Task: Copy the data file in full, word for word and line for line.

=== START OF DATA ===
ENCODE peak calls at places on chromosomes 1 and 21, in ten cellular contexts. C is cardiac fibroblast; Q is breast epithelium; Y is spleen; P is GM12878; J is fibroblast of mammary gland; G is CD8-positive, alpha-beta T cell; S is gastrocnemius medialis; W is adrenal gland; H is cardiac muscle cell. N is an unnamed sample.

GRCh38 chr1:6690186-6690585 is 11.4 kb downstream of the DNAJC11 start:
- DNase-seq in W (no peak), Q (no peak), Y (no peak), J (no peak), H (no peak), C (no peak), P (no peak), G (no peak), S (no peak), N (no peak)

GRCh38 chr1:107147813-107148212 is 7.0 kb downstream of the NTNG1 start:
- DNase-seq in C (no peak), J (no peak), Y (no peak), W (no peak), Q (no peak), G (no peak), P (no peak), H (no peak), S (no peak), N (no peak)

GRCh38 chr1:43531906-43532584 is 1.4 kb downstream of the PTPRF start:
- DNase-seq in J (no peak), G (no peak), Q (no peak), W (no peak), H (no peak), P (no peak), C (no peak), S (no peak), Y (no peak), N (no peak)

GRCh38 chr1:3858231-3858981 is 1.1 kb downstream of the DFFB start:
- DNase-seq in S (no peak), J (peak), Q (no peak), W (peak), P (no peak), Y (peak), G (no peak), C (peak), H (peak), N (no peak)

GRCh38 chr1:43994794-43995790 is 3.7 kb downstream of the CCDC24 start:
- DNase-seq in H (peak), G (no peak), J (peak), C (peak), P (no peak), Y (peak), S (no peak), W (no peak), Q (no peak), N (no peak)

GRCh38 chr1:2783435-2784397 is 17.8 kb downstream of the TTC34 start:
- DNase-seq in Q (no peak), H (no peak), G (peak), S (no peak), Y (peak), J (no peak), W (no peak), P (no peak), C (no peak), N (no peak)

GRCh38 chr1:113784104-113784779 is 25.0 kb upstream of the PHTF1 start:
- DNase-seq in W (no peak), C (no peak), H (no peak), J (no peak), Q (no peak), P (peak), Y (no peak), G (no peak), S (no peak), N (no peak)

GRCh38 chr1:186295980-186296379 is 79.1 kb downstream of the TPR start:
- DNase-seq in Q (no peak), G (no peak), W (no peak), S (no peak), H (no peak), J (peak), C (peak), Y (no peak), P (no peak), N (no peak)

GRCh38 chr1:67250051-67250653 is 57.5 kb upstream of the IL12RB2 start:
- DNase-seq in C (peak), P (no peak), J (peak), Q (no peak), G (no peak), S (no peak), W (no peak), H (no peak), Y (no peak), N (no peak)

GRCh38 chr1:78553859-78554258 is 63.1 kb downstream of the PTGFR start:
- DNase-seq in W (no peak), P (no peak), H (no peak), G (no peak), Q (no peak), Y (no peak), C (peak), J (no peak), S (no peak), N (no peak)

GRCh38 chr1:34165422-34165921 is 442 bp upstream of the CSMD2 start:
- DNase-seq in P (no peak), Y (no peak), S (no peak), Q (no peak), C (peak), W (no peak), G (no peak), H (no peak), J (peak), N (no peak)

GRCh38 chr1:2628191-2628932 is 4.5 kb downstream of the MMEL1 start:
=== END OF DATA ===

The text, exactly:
ENCODE peak calls at places on chromosomes 1 and 21, in ten cellular contexts. C is cardiac fibroblast; Q is breast epithelium; Y is spleen; P is GM12878; J is fibroblast of mammary gland; G is CD8-positive, alpha-beta T cell; S is gastrocnemius medialis; W is adrenal gland; H is cardiac muscle cell. N is an unnamed sample.

GRCh38 chr1:6690186-6690585 is 11.4 kb downstream of the DNAJC11 start:
- DNase-seq in W (no peak), Q (no peak), Y (no peak), J (no peak), H (no peak), C (no peak), P (no peak), G (no peak), S (no peak), N (no peak)

GRCh38 chr1:107147813-107148212 is 7.0 kb downstream of the NTNG1 start:
- DNase-seq in C (no peak), J (no peak), Y (no peak), W (no peak), Q (no peak), G (no peak), P (no peak), H (no peak), S (no peak), N (no peak)

GRCh38 chr1:43531906-43532584 is 1.4 kb downstream of the PTPRF start:
- DNase-seq in J (no peak), G (no peak), Q (no peak), W (no peak), H (no peak), P (no peak), C (no peak), S (no peak), Y (no peak), N (no peak)

GRCh38 chr1:3858231-3858981 is 1.1 kb downstream of the DFFB start:
- DNase-seq in S (no peak), J (peak), Q (no peak), W (peak), P (no peak), Y (peak), G (no peak), C (peak), H (peak), N (no peak)

GRCh38 chr1:43994794-43995790 is 3.7 kb downstream of the CCDC24 start:
- DNase-seq in H (peak), G (no peak), J (peak), C (peak), P (no peak), Y (peak), S (no peak), W (no peak), Q (no peak), N (no peak)

GRCh38 chr1:2783435-2784397 is 17.8 kb downstream of the TTC34 start:
- DNase-seq in Q (no peak), H (no peak), G (peak), S (no peak), Y (peak), J (no peak), W (no peak), P (no peak), C (no peak), N (no peak)

GRCh38 chr1:113784104-113784779 is 25.0 kb upstream of the PHTF1 start:
- DNase-seq in W (no peak), C (no peak), H (no peak), J (no peak), Q (no peak), P (peak), Y (no peak), G (no peak), S (no peak), N (no peak)

GRCh38 chr1:186295980-186296379 is 79.1 kb downstream of the TPR start:
- DNase-seq in Q (no peak), G (no peak), W (no peak), S (no peak), H (no peak), J (peak), C (peak), Y (no peak), P (no peak), N (no peak)

GRCh38 chr1:67250051-67250653 is 57.5 kb upstream of the IL12RB2 start:
- DNase-seq in C (peak), P (no peak), J (peak), Q (no peak), G (no peak), S (no peak), W (no peak), H (no peak), Y (no peak), N (no peak)

GRCh38 chr1:78553859-78554258 is 63.1 kb downstream of the PTGFR start:
- DNase-seq in W (no peak), P (no peak), H (no peak), G (no peak), Q (no peak), Y (no peak), C (peak), J (no peak), S (no peak), N (no peak)

GRCh38 chr1:34165422-34165921 is 442 bp upstream of the CSMD2 start:
- DNase-seq in P (no peak), Y (no peak), S (no peak), Q (no peak), C (peak), W (no peak), G (no peak), H (no peak), J (peak), N (no peak)

GRCh38 chr1:2628191-2628932 is 4.5 kb downstream of the MMEL1 start: